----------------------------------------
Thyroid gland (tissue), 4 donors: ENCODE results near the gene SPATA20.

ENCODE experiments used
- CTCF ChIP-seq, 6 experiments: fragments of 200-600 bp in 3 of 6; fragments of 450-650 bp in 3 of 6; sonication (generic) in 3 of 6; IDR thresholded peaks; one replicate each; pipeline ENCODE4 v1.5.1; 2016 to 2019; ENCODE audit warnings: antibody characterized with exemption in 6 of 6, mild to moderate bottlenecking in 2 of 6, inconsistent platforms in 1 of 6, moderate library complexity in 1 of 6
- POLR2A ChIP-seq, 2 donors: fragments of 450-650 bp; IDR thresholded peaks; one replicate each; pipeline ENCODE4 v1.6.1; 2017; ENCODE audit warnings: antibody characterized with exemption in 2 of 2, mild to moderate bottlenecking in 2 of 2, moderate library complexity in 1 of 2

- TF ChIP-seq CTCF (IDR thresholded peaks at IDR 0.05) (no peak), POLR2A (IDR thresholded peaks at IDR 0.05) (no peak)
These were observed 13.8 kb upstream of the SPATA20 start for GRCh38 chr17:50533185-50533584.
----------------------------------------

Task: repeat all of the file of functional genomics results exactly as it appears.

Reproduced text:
Thyroid gland (tissue), 4 donors: ENCODE results near the gene SPATA20.

ENCODE experiments used
- CTCF ChIP-seq, 6 experiments: fragments of 200-600 bp in 3 of 6; fragments of 450-650 bp in 3 of 6; sonication (generic) in 3 of 6; IDR thresholded peaks; one replicate each; pipeline ENCODE4 v1.5.1; 2016 to 2019; ENCODE audit warnings: antibody characterized with exemption in 6 of 6, mild to moderate bottlenecking in 2 of 6, inconsistent platforms in 1 of 6, moderate library complexity in 1 of 6
- POLR2A ChIP-seq, 2 donors: fragments of 450-650 bp; IDR thresholded peaks; one replicate each; pipeline ENCODE4 v1.6.1; 2017; ENCODE audit warnings: antibody characterized with exemption in 2 of 2, mild to moderate bottlenecking in 2 of 2, moderate library complexity in 1 of 2

- TF ChIP-seq CTCF (IDR thresholded peaks at IDR 0.05) (no peak), POLR2A (IDR thresholded peaks at IDR 0.05) (no peak)
These were observed 13.8 kb upstream of the SPATA20 start for GRCh38 chr17:50533185-50533584.